Environmental issues in Tajikistan
The environment of Tajikistan suffers from several decades of ecological mismanagement under the Soviet system. Tajikistan was one of the leading suppliers of cotton in the USSR. Pressured to fulfil export quotas, farm managers saturated the land with chemical fertilizers. Harmful levels of toxic pesticides, herbicides, and defoliants are now found throughout the food chain in Tajikistan. Excessive tapping of rivers for the irrigation of cotton crops has caused high levels of soil salinization, which in turn requires more intensive irrigation to maintain crop yields. Irrigation in Tajikistan directly affects the water levels of the Amu Darya and Syr Darya, which both drain into the Aral Sea, a large salt-water lake that lies in Uzbekistan and Kazakhstan. The Aral Sea has shrunk to less than half its original size due to reduced inflow from these two rivers since the 1960s.
An increase of air temperature by 2-3°C will likely accelerate process of glacier retreat. It is very likely that thousands of small glaciers will disappear in Tajikistan. Countrywide, the ice cover will reduce by 20%; the ice volume will decrease by 25-30%. Initially, glacier melting will increase stream flow in some rivers and will partially compensate the decrease of stream flow in other rivers. In the mid- and long-term, a catastrophic reduction of water flow in many rivers is expected.
Long dry periods together with high temperatures in spring and summer seasons lead to the intensification of desertification processes in Southern and Central Tajikistan. Uncontrolled deforestation conditioned by lack of energy resources lead to catastrophic scales of those processes.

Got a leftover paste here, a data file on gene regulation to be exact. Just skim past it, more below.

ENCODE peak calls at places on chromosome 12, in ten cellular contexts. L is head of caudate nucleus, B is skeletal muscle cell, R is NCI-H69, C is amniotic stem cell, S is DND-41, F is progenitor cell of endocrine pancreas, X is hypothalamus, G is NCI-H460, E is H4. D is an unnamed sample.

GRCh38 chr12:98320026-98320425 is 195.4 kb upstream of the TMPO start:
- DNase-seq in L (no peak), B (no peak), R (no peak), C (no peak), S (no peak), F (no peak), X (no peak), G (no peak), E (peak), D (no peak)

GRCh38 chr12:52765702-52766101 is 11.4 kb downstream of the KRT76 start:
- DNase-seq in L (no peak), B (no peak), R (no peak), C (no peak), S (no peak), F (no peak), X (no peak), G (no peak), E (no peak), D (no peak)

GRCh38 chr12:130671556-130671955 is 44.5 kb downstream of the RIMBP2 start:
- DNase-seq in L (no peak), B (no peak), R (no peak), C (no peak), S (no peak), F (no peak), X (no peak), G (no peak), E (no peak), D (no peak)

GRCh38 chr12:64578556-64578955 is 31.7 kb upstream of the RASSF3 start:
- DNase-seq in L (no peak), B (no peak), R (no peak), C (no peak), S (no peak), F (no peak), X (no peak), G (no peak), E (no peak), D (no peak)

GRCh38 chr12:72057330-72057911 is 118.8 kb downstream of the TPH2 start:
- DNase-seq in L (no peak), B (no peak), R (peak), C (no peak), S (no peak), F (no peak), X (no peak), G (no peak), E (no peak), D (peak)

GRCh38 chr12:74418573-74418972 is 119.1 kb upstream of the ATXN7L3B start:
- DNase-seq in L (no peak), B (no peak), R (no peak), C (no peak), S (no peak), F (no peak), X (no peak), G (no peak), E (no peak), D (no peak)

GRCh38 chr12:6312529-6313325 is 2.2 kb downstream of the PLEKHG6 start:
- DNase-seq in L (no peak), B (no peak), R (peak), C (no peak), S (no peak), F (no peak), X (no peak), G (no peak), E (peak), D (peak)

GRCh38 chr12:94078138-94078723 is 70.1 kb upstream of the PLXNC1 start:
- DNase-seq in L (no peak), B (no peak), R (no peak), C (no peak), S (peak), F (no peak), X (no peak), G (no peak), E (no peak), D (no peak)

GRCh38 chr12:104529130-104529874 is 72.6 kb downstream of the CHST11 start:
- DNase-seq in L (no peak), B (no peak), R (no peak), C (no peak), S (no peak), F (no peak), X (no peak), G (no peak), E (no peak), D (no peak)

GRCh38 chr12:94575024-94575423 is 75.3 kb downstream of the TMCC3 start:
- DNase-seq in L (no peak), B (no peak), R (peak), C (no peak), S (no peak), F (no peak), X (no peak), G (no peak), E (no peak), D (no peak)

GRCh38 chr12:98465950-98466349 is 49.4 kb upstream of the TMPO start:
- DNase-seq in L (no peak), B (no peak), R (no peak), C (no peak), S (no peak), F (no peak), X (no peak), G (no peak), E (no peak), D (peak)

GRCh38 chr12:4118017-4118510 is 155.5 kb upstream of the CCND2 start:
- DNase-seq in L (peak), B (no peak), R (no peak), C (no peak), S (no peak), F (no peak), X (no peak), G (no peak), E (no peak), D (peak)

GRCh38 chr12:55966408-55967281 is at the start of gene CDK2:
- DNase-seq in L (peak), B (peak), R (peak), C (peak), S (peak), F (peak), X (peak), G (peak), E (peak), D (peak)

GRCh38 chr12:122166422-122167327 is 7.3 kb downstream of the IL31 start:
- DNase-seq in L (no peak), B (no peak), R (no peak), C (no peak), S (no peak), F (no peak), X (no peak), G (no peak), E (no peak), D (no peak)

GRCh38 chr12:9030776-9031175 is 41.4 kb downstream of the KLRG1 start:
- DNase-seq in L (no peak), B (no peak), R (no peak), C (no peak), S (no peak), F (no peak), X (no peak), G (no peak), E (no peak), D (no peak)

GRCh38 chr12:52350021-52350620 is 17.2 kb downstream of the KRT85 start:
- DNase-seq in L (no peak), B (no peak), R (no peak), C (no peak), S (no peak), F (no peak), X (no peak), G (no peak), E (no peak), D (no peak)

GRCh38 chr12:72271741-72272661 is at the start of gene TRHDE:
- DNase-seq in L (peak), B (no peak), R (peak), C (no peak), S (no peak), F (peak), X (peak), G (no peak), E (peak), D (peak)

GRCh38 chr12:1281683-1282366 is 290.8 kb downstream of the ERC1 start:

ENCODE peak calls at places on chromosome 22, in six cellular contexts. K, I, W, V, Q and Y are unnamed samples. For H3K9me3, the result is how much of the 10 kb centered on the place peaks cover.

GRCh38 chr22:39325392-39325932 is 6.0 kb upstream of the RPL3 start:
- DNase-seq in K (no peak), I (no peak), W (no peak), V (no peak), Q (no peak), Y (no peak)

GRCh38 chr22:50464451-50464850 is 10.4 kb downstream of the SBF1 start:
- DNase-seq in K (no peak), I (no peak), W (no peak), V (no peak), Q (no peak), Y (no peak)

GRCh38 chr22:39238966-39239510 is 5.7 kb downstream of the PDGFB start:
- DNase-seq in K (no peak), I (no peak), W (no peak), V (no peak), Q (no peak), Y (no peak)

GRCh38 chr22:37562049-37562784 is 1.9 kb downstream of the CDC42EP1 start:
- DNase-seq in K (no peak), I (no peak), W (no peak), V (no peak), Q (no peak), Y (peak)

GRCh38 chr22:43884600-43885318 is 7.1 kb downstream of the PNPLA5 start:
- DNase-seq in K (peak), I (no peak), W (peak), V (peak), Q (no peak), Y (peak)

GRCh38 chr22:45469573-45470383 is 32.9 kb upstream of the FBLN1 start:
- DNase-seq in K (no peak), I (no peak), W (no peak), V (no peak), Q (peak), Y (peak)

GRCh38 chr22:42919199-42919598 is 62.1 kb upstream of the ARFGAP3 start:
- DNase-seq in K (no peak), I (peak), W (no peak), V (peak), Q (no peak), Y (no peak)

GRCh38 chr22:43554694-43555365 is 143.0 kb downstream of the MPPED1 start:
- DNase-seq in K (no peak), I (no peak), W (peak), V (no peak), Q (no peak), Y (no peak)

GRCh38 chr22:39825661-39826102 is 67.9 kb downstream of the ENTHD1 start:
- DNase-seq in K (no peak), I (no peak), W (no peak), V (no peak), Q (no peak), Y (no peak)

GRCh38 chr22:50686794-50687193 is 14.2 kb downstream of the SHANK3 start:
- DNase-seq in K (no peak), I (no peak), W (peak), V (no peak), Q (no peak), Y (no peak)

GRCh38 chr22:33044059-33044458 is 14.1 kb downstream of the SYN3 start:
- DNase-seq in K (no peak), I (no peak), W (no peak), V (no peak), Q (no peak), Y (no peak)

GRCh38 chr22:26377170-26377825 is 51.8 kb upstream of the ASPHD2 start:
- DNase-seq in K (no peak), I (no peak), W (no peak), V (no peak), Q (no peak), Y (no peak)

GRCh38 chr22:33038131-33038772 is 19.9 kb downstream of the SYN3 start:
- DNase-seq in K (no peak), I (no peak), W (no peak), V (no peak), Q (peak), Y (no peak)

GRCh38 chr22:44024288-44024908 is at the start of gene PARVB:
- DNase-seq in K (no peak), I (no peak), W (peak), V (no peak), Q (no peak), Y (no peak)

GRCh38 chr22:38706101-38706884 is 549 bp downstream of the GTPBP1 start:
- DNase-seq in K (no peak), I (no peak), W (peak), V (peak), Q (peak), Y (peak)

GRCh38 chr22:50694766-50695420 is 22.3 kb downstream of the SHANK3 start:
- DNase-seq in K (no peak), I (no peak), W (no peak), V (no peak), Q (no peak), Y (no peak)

Agriculture in Tajikistan is at particular risk of severe effects of climate change, where apart from other factors, land degradation and desertification are the typical natural processes. The most damage to agriculture in Tajikistan is occurred in result of such hydrometeorological phenomena as floods, droughts, heavy rainfalls, mudflows, agricultural diseases and etc.
In the outlook, water economy will need more water, especially for irrigation, in view of climate warming and increased evaporation. Water needs for irrigation of basic agricultural crops will rise by 20-30% compared to present climate conditions.
As a result of climate warming, vector-born and other dangerous diseases, including malaria will spread significantly. Alterations in the hydrological cycle will lead to water shortage and an increase of water temperature in the rivers. This fact will favor to the formation of potential choleric and malaria water reservoirs. It is very likely that the rise of extreme summer temperatures will lead to higher infant and adult mortality.